Range anxiety, while not totally eliminated, is managed fairly well in the Spark EV thanks to a Confidence Gauge. It in effect is a range meter, telling you how far you can travel. However, what Chevy seems to have achieved is a more accurate representation based on your current and past driving habits to determine your real range. And although I drove the car for perhaps a little more than an hour in total, I was, according to the range management meter, able to achieve more than 82 miles (the car’s total range on a full charge). More over, range didn’t fluctuate too wildly and drop drastically when accelerating onto a highway – something I’ve seen before in other EVs. Nevertheless, I was a bit disappointed that Chevy couldn’t calculate range based on topography factors (i.e. big hill coming up and you’ll need to use X more energy). But to their point that might make for a less accurate range calculation since everyone could drive that road differently, and since many of us drive the same route week over week, historicals are probably a more accurate picture.
For now, DC fast charging is not available on the Chevy Spark EV. Even if you buy one today, your car won’t come equipped with the ability, so if you’ve got some where you can accomplish this feat, or plan to travel to, you might want to wait until Q4 of 2013, which is when they’ll begin selling this add-on feature. So for now, instead of boosting your battery up to 80% in twenty minutes, you’ll need to wait 20 hours for a full charge on a 120v connection, or 7 hours on a 240.
Furthering committing to the whole tech thing, Chevy has also included their MyLink infotainment system with a 7-inch touchscreen LCD, in addition to an LCD driver’s screen. This also includes standard Bluetooth, remote keyless entry, a USB port, power mirrors, power locks, fog lamps. I’ve covered MyLink in the past, but for brevity’s sake, it’s easy to operate.
Clearly Spark EV is no sports car. Running below the car’s floor are a slab of batteries. They add weight, just like fuel would, but they work to lower the Spark EV’s center of gravity. Stopping happens with ample power and along with it a commensurate feel to the brake pedal that is anything but squishy. Slamming the accelerator to the floor can cause torque steer in either direction, though it’s easy enough to get under control, unless you’re a complete buffoon. I’d be hard pressed to be entertained by the Chevy Spark EV’s drivability, but for what it is, it’s comfortable, speedy enough, and feels sturdy at highway speeds, something I can’t attest to when test driving Mitsubishi’s i-MIEV.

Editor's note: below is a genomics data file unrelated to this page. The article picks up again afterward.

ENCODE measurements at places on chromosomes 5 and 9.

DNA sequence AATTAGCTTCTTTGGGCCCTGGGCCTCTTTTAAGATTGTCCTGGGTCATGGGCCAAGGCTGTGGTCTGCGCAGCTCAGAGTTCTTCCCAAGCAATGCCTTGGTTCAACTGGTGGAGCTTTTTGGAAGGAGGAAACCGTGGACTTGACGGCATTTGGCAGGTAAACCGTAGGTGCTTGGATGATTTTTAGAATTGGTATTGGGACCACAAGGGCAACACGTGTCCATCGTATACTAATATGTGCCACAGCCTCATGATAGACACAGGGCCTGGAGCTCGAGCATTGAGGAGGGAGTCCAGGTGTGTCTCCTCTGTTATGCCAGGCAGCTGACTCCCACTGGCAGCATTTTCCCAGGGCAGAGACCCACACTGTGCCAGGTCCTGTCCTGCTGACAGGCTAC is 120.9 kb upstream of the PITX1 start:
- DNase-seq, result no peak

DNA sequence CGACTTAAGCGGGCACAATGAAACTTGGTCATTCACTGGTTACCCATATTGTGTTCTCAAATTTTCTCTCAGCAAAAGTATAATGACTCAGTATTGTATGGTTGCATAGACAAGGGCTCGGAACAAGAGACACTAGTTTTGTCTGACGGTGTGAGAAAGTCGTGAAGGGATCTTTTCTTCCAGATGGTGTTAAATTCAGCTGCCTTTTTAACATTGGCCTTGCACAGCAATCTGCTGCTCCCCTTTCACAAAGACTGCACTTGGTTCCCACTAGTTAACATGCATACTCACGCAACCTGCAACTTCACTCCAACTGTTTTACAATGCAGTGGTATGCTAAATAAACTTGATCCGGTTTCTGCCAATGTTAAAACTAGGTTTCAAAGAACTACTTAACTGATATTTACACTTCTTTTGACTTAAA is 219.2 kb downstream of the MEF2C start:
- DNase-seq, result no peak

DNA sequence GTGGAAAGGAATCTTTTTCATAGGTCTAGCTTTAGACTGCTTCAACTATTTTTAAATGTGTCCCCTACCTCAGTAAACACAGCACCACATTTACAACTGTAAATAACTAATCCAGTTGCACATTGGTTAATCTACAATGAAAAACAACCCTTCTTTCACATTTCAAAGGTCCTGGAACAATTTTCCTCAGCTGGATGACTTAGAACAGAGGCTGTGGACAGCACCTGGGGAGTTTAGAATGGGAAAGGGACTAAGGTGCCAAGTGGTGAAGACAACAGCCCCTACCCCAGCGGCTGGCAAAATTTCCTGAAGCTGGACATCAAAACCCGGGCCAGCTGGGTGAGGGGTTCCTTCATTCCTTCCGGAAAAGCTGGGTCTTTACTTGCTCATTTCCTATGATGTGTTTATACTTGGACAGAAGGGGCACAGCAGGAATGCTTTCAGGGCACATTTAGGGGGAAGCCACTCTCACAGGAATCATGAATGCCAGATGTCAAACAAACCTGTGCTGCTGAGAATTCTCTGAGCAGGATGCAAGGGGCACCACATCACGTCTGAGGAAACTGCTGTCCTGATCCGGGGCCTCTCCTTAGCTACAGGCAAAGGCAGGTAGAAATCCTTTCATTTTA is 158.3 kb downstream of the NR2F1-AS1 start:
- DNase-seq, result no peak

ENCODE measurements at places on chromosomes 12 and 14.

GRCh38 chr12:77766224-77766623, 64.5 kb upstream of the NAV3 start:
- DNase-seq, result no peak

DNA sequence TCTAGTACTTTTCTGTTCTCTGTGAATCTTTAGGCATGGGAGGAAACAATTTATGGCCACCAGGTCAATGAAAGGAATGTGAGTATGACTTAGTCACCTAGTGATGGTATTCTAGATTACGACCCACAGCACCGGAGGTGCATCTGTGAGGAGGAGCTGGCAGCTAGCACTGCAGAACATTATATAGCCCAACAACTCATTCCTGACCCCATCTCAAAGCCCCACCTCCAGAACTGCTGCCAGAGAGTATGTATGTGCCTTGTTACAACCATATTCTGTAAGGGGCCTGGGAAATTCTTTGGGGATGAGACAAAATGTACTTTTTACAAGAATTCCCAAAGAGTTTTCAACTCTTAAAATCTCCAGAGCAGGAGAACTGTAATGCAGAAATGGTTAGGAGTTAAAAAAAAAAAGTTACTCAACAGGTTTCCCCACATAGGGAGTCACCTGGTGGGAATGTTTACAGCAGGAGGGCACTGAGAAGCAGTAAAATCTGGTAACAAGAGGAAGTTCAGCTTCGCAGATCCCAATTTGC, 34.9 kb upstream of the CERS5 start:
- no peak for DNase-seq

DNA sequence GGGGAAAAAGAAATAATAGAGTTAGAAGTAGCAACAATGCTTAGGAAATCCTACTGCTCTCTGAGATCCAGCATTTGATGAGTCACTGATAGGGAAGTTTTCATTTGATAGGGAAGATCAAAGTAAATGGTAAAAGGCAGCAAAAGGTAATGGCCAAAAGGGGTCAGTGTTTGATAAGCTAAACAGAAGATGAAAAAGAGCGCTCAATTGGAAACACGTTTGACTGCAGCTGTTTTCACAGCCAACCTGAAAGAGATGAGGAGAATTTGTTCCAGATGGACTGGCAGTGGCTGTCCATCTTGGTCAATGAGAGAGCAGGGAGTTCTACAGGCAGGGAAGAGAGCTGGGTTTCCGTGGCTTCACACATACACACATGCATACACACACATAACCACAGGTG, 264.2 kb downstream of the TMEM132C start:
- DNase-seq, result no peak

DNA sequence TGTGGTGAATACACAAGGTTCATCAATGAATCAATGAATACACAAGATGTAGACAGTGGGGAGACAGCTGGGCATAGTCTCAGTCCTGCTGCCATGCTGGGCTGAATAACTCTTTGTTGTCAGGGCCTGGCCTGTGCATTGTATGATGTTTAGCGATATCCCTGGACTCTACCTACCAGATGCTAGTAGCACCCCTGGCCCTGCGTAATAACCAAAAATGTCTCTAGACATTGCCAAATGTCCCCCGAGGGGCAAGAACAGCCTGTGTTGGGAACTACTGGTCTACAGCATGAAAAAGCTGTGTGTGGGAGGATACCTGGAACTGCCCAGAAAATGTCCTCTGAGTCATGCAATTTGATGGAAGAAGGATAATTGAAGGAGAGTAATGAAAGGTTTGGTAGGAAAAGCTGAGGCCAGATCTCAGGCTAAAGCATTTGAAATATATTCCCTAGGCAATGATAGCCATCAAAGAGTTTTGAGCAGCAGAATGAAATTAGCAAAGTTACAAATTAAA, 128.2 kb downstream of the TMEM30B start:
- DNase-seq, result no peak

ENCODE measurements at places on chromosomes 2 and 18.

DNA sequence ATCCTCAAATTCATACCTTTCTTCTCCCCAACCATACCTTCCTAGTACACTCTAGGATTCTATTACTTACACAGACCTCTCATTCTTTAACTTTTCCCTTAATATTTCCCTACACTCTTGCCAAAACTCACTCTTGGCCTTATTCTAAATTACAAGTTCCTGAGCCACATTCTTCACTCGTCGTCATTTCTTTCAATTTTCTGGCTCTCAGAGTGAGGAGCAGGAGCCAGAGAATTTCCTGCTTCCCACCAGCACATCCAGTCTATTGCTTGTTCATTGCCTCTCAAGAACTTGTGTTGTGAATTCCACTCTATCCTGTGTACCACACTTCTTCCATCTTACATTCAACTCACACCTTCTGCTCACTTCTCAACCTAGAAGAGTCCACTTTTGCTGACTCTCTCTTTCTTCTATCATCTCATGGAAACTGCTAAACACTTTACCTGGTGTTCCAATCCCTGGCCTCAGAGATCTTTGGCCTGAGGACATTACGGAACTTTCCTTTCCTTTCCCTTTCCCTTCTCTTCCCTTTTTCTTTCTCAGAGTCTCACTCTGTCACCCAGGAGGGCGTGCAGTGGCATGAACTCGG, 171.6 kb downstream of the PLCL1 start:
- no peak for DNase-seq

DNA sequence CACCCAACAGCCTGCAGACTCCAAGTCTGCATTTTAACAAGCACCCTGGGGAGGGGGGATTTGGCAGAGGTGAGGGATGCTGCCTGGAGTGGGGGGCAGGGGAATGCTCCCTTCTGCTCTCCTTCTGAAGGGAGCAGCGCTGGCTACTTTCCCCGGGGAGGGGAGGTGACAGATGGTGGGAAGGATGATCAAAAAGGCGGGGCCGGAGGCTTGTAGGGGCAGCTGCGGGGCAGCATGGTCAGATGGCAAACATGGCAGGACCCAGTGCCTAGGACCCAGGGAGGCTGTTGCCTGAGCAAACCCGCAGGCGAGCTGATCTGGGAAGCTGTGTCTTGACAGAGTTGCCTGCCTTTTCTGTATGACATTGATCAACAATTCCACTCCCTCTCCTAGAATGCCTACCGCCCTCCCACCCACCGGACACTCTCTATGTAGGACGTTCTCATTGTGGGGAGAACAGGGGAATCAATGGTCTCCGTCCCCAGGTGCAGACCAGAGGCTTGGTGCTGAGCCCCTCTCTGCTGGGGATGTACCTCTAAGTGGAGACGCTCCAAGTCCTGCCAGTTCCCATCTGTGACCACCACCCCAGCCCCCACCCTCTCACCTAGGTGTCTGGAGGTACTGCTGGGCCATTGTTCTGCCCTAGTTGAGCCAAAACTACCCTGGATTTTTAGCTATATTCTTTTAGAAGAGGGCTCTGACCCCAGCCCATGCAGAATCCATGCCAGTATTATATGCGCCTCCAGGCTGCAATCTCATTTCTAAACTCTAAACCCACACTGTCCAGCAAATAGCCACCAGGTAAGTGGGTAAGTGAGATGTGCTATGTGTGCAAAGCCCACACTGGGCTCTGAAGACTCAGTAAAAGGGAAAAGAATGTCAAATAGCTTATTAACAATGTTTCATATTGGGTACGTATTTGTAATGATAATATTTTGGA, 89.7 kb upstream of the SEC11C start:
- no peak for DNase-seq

It goes without saying that the Chevy Spark EV is not a practical family car. And that’s not because it feels unsafe, cheap, or large enough for a family of four. It’s because of the Spark EV’s range. At 82 miles it’s a reasonable range for traveling to work and committing to some errands afterwards. Heck, it’s even enough to pick the kids up from school and tote them around for soccer practice. But for folks that travel to see friends, commute for family vacations and holidays it will never get you there. But that goes without saying.
The Chevy Spark EV is something wedged between practicality and affordable fun. And some might argue that’s the pinnacle of car making. And I’m inclined to agree. I’m not saying that the Chevy Spark EV is for everyone, but I’d be hard pressed to find a single individual that didn’t walk away impressed after driving the zippy little car.
Grew up back East, got sick of the cold and headed West. Since I was small I have been pushing buttons - both electronic and human. With an insatiable need for tech I thought "why not start a blog focusing on technology, and use my dislikes and likes to post on gadgets."